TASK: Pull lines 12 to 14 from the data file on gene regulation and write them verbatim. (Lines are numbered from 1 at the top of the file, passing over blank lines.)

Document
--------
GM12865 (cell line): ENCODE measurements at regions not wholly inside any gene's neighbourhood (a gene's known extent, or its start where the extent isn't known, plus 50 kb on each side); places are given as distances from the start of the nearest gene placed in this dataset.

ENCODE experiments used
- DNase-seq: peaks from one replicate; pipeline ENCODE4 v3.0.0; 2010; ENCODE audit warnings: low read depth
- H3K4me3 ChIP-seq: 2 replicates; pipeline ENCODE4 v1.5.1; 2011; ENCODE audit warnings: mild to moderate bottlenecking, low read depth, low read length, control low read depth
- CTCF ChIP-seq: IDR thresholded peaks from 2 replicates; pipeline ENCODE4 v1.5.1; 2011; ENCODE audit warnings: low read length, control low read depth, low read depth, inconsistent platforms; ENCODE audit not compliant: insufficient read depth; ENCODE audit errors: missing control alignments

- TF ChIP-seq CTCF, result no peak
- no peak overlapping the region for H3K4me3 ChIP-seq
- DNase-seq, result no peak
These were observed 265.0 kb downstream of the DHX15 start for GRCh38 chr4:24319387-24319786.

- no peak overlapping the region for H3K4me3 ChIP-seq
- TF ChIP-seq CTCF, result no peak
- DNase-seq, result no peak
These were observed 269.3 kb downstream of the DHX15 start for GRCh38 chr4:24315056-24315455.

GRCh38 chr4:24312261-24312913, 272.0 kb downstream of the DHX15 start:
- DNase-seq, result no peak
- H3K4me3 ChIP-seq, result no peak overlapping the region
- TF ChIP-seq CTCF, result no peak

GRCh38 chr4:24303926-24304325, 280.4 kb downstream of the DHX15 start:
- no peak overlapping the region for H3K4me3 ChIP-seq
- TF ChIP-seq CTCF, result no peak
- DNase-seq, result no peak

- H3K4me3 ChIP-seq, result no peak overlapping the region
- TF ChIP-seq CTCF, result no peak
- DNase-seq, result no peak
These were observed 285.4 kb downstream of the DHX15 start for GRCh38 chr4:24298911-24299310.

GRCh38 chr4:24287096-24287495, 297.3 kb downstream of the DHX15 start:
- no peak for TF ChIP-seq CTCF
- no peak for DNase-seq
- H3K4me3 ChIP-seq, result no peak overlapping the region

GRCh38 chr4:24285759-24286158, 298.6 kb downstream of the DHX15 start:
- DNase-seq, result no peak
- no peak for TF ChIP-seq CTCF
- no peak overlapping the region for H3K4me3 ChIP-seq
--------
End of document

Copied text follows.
- DNase-seq, result no peak
These were observed 269.3 kb downstream of the DHX15 start for GRCh38 chr4:24315056-24315455.

GRCh38 chr4:24312261-24312913, 272.0 kb downstream of the DHX15 start: